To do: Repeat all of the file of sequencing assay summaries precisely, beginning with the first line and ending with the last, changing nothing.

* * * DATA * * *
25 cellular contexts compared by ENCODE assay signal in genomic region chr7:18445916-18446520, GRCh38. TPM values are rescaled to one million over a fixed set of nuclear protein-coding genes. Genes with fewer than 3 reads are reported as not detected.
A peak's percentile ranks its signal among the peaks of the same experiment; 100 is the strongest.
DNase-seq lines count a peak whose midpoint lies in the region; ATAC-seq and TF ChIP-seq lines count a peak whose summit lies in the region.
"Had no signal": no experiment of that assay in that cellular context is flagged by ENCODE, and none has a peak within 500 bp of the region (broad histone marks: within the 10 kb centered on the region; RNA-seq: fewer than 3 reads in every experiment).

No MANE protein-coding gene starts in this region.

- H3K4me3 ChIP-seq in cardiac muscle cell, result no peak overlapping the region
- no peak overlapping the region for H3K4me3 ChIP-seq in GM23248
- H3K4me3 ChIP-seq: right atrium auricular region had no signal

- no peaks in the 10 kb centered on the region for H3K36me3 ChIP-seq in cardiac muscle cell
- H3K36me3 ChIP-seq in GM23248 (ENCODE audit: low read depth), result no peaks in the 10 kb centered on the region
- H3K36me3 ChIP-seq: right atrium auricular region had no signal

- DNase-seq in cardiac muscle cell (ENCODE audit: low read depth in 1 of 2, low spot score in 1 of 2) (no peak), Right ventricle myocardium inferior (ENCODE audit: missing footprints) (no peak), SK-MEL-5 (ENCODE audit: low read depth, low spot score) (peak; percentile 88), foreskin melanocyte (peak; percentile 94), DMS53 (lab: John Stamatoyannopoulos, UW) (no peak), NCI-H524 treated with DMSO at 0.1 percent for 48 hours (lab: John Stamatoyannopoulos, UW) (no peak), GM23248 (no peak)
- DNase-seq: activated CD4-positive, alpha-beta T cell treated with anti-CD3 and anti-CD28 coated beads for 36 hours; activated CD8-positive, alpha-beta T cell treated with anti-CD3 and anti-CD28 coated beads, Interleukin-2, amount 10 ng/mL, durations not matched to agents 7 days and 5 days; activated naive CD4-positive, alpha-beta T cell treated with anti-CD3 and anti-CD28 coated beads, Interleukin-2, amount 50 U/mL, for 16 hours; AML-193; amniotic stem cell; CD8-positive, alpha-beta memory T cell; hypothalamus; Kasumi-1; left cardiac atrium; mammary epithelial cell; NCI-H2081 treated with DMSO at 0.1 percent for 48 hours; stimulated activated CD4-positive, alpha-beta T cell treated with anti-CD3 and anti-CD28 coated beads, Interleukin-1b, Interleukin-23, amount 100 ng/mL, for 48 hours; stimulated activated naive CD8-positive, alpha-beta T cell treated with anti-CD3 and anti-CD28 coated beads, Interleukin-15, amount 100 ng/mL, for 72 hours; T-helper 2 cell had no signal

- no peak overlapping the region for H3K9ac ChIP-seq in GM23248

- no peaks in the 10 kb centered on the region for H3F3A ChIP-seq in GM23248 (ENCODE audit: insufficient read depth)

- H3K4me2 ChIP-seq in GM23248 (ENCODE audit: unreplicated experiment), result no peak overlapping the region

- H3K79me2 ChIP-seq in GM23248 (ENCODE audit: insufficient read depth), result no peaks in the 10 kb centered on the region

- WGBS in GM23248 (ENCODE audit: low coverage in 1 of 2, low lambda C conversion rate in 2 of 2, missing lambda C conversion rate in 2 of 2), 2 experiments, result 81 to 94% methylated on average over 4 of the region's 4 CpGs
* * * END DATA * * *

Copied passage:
25 cellular contexts compared by ENCODE assay signal in genomic region chr7:18445916-18446520, GRCh38. TPM values are rescaled to one million over a fixed set of nuclear protein-coding genes. Genes with fewer than 3 reads are reported as not detected.
A peak's percentile ranks its signal among the peaks of the same experiment; 100 is the strongest.
DNase-seq lines count a peak whose midpoint lies in the region; ATAC-seq and TF ChIP-seq lines count a peak whose summit lies in the region.
"Had no signal": no experiment of that assay in that cellular context is flagged by ENCODE, and none has a peak within 500 bp of the region (broad histone marks: within the 10 kb centered on the region; RNA-seq: fewer than 3 reads in every experiment).

No MANE protein-coding gene starts in this region.

- H3K4me3 ChIP-seq in cardiac muscle cell, result no peak overlapping the region
- no peak overlapping the region for H3K4me3 ChIP-seq in GM23248
- H3K4me3 ChIP-seq: right atrium auricular region had no signal

- no peaks in the 10 kb centered on the region for H3K36me3 ChIP-seq in cardiac muscle cell
- H3K36me3 ChIP-seq in GM23248 (ENCODE audit: low read depth), result no peaks in the 10 kb centered on the region
- H3K36me3 ChIP-seq: right atrium auricular region had no signal

- DNase-seq in cardiac muscle cell (ENCODE audit: low read depth in 1 of 2, low spot score in 1 of 2) (no peak), Right ventricle myocardium inferior (ENCODE audit: missing footprints) (no peak), SK-MEL-5 (ENCODE audit: low read depth, low spot score) (peak; percentile 88), foreskin melanocyte (peak; percentile 94), DMS53 (lab: John Stamatoyannopoulos, UW) (no peak), NCI-H524 treated with DMSO at 0.1 percent for 48 hours (lab: John Stamatoyannopoulos, UW) (no peak), GM23248 (no peak)
- DNase-seq: activated CD4-positive, alpha-beta T cell treated with anti-CD3 and anti-CD28 coated beads for 36 hours; activated CD8-positive, alpha-beta T cell treated with anti-CD3 and anti-CD28 coated beads, Interleukin-2, amount 10 ng/mL, durations not matched to agents 7 days and 5 days; activated naive CD4-positive, alpha-beta T cell treated with anti-CD3 and anti-CD28 coated beads, Interleukin-2, amount 50 U/mL, for 16 hours; AML-193; amniotic stem cell; CD8-positive, alpha-beta memory T cell; hypothalamus; Kasumi-1; left cardiac atrium; mammary epithelial cell; NCI-H2081 treated with DMSO at 0.1 percent for 48 hours; stimulated activated CD4-positive, alpha-beta T cell treated with anti-CD3 and anti-CD28 coated beads, Interleukin-1b, Interleukin-23, amount 100 ng/mL, for 48 hours; stimulated activated naive CD8-positive, alpha-beta T cell treated with anti-CD3 and anti-CD28 coated beads, Interleukin-15, amount 100 ng/mL, for 72 hours; T-helper 2 cell had no signal

- no peak overlapping the region for H3K9ac ChIP-seq in GM23248

- no peaks in the 10 kb centered on the region for H3F3A ChIP-seq in GM23248 (ENCODE audit: insufficient read depth)

- H3K4me2 ChIP-seq in GM23248 (ENCODE audit: unreplicated experiment), result no peak overlapping the region

- H3K79me2 ChIP-seq in GM23248 (ENCODE audit: insufficient read depth), result no peaks in the 10 kb centered on the region

- WGBS in GM23248 (ENCODE audit: low coverage in 1 of 2, low lambda C conversion rate in 2 of 2, missing lambda C conversion rate in 2 of 2), 2 experiments, result 81 to 94% methylated on average over 4 of the region's 4 CpGs